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The Law of Diminishing Returns

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The Law of Diminishing Returns

Imagine there’s a new startup that builds software solutions for customers. The startup has an office with ten computers and it decided to hire new software developers. It begins by hiring five workers. After a certain period, the demand for their services expand. The startup then decides to hire two more workers. This also is not enough to meet the demand, so the startup continues to hire new workers. However, after a certain period, it realises that the office is getting packed and the workers are confused and can’t work efficiently.

This is when the law of diminishing returns comes in. Instead of the new workers bringing in more output for the startup, they actually cause more cost. The law of diminishing returns states that a company starts experiencing diminishing returns after a certain point. A bit confused? Don’t worry. This explanation will help you learn everything you need to know about the law of diminishing returns.

What is the law of diminishing returns?

Before jumping into the definition of diminishing returns, there are a couple of things you need to bear in mind.

A firm maximises profit when it employs an optimal level of inputs, which is the lowest point of cost for which profit is maximised. Essentially, firms maximise profits by having a balance between their revenues and expenses.

You might think that the more input a firm adds to the production processes, the higher its revenues and profits will be. However, that is not always the case:

No. of workers Total product (TP)Marginal product (MP)
155
2138
32512
43510
5405
6422
738-4
830-8

Table 1. Law of diminishing returns - StudySmarter.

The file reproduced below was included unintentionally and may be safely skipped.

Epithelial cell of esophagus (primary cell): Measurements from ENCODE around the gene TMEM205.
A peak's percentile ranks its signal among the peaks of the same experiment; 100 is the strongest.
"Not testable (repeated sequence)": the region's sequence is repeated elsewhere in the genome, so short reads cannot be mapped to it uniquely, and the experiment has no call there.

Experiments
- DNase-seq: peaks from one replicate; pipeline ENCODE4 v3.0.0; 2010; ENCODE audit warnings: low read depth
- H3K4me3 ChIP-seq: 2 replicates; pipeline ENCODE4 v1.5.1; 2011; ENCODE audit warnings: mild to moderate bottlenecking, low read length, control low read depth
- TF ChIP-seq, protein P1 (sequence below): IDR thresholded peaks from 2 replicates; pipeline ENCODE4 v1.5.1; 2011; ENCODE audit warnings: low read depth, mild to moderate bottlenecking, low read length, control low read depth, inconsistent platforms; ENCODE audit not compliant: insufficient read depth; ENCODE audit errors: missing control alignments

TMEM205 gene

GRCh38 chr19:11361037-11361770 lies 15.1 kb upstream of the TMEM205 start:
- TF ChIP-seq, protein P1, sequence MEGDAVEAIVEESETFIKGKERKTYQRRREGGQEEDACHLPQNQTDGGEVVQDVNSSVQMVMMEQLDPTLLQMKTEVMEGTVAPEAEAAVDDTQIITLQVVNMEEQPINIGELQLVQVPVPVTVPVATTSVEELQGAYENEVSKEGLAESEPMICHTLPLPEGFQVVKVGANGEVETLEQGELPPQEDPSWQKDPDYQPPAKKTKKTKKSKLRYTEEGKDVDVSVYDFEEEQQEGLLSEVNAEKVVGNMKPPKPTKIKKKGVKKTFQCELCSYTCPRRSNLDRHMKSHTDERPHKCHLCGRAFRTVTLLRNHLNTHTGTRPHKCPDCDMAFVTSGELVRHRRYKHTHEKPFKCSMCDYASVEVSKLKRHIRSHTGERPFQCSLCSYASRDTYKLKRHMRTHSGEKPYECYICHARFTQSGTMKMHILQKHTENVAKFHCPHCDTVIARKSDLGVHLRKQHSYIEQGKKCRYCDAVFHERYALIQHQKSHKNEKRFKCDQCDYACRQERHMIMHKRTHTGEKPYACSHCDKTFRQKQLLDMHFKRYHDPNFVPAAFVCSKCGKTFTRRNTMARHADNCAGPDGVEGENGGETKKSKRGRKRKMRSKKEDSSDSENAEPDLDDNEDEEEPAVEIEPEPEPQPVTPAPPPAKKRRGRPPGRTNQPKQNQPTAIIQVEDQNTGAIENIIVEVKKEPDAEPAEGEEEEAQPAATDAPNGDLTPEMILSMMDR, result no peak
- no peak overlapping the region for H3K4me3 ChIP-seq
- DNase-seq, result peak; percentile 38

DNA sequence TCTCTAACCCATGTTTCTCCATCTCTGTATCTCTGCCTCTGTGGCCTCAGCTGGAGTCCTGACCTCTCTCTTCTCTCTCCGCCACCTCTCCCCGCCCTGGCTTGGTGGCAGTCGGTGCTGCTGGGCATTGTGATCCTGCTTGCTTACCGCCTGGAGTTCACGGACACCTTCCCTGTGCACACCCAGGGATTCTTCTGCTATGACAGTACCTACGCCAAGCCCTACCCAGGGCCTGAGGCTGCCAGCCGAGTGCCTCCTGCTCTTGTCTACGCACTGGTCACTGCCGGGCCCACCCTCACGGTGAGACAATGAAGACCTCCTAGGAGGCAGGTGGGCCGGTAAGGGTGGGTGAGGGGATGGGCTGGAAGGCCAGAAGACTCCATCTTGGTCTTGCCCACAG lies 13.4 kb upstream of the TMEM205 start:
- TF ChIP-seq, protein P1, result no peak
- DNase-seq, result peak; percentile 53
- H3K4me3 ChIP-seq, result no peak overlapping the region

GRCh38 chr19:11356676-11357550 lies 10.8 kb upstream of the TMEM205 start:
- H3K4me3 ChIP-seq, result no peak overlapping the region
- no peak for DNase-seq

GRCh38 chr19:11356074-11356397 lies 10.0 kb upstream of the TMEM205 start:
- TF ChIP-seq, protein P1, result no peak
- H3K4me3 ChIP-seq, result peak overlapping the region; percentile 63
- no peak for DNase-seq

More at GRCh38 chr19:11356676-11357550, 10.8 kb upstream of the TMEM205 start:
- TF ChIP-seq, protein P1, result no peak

The values in the table above are from a firm that produces chocolate bars in the short run. They start with one worker, but then continually add an extra worker. The values for TP are the number of chocolate bars produced in an hour.

From the first two columns, we can calculate the values for MP.

As the change in the number of workers (quantity) is always zero, the marginal product is just the change in total product.

Now, focusing on the marginal product row, we can see that it rises but then starts to fall. This is what the law of diminishing returns states:

At a certain point, adding an additional factor of production causes a relatively smaller increase in output.

While employing more labour (factor of production), there was an increase in the total number of chocolate bars produced. But at the margin, each additional increase in the workforce resulted in a smaller increase in output.

Eventually, hiring more workers resulted in a negative marginal output. This means that the seventh worker was not efficient in the production process. This doesn’t mean that the new workers didn’t have the necessary skills. It simply points out the production process becoming inefficient.

It is important to remember that this law is only applicable in the short run because most of the factors of production are fixed. For example, it’s not easy to increase land and capital in the short term as it takes time, but in the long run, these factors are variable (can easily be changed).

Law of diminishing returns diagram

We can illustrate the law of diminishing marginal returns with a diagram, which is seen in Figure 1 below.

law of diminishing returns illustration studysmarterFigure 1. The law of diminishing returns, StudySmarter Original

When the law begins to operate, we have an increasing slope — the total output per additional unit of input increases. Initially, each new worker brings increasing marginal returns and increasing total product.

The point of maximum returns shows the maximum number of workers that should be hired if both total product and marginal returns are to be maximised.

After this point, marginal returns are on a decreasing function. This is what the law of diminishing returns explains.

Therefore we can say that there are three stages of the law of diminishing returns:

  1. Increase of marginal returns.
  2. Maximum marginal returns.
  3. Diminishing marginal returns.

Characteristics of the Law of diminishing returns

The law of diminishing returns argues that when one product factor is constant, the marginal returns you get from adding a unit of the variable factor will start decreasing at a certain point.

The main characteristics of the law of diminishing returns are: